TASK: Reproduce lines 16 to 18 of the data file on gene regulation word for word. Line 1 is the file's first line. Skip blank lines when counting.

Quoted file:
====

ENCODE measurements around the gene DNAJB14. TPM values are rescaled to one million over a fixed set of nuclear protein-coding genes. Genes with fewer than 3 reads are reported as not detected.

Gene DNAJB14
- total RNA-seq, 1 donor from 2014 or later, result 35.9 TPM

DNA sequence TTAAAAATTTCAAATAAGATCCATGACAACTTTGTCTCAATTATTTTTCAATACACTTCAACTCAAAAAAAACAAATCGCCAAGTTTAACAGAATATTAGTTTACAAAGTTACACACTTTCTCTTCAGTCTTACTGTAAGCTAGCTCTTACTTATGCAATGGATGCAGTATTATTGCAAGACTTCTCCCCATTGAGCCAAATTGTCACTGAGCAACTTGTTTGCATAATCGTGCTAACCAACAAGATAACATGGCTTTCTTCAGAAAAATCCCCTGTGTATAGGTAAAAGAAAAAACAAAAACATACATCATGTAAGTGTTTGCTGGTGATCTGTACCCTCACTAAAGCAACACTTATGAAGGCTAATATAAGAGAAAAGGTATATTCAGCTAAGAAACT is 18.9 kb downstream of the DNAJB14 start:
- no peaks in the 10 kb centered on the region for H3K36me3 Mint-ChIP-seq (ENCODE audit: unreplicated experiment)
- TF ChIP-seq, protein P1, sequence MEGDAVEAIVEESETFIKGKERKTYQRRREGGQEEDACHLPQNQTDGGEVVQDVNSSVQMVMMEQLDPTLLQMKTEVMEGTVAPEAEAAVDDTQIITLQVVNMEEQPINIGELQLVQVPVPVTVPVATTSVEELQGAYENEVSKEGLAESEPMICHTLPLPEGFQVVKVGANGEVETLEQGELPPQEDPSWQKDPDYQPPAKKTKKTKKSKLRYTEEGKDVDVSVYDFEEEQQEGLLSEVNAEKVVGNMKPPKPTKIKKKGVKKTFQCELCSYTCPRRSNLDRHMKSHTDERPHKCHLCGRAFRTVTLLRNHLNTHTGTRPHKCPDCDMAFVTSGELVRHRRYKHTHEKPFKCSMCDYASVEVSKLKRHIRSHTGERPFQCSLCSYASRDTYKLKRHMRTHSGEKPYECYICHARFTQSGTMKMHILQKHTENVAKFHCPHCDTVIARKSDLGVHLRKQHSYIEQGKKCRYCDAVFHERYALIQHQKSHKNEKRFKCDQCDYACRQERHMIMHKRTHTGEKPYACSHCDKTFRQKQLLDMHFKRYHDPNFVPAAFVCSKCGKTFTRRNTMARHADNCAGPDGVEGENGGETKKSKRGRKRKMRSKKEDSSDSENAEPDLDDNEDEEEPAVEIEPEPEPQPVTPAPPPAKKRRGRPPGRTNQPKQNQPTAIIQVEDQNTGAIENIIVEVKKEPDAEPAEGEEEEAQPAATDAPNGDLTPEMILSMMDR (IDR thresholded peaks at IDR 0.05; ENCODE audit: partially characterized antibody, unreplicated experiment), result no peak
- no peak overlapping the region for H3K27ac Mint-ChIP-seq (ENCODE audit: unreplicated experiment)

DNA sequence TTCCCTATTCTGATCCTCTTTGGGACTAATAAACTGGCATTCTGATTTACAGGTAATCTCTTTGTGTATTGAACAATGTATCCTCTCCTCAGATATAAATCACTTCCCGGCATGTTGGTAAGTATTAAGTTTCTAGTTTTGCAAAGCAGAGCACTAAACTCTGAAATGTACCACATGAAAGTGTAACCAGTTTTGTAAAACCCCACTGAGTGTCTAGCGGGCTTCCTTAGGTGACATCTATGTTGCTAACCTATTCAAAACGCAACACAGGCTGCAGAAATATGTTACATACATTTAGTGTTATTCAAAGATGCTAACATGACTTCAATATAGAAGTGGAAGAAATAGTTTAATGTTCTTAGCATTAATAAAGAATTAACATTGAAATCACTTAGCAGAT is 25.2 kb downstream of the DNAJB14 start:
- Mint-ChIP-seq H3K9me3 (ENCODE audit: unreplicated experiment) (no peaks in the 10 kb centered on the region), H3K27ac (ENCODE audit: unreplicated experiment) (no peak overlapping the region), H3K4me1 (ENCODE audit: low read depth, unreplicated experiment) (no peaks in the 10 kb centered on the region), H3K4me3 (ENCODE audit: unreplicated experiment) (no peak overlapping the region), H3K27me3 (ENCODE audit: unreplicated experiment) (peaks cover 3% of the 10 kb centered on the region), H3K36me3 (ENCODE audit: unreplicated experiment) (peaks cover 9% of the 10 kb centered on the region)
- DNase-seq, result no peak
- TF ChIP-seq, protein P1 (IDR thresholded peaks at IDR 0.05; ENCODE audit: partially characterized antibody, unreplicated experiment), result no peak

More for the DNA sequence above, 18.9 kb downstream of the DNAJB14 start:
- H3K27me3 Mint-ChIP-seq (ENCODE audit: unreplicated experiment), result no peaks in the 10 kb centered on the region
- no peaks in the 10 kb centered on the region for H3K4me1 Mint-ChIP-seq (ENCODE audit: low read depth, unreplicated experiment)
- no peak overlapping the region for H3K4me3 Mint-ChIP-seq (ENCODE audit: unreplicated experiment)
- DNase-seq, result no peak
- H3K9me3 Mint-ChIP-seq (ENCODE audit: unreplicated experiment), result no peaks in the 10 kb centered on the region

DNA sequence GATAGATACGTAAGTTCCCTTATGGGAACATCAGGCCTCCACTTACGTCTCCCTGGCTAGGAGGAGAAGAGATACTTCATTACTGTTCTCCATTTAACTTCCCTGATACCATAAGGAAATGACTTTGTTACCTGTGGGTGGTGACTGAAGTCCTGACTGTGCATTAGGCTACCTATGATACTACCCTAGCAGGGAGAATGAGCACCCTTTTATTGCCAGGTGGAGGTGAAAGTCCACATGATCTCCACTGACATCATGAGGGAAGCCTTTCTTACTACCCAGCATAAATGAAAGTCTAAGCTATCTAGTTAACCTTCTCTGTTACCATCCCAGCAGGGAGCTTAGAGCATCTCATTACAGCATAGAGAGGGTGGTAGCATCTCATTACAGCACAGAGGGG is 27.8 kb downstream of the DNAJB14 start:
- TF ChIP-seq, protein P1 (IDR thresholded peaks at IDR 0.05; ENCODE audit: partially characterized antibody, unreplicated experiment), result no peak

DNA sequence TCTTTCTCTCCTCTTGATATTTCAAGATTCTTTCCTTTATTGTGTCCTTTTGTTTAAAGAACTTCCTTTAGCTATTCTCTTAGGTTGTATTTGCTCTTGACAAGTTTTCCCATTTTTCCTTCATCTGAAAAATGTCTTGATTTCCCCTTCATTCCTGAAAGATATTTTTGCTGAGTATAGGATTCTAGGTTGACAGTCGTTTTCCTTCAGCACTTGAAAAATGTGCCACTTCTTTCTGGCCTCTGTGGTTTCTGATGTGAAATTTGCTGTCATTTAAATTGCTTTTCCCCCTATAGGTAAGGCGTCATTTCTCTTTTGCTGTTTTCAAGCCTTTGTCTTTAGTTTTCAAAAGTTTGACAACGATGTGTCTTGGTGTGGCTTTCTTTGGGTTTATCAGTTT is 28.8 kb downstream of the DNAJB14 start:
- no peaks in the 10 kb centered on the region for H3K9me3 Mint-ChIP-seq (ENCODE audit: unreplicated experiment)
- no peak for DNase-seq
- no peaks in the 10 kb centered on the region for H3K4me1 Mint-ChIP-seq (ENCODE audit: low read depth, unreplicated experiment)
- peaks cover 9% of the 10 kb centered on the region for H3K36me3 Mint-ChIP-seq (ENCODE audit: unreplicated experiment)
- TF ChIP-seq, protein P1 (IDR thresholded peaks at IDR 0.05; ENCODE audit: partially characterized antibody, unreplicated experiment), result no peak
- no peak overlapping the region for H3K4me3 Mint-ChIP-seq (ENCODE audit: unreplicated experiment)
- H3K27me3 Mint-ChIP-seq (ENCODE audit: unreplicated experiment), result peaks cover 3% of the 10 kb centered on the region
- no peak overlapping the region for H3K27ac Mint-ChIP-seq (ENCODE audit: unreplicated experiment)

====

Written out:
- DNase-seq, result no peak
- H3K9me3 Mint-ChIP-seq (ENCODE audit: unreplicated experiment), result no peaks in the 10 kb centered on the region

DNA sequence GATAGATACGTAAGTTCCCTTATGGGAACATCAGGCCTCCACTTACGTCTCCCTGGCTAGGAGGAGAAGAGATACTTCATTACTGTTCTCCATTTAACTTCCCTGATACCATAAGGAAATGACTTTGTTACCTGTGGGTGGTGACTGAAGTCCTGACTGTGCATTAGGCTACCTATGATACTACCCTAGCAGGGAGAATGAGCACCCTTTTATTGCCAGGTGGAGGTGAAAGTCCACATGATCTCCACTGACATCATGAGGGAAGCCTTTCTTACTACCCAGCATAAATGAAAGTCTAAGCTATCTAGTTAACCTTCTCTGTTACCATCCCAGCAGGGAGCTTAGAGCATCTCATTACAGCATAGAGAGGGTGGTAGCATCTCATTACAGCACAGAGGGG is 27.8 kb downstream of the DNAJB14 start: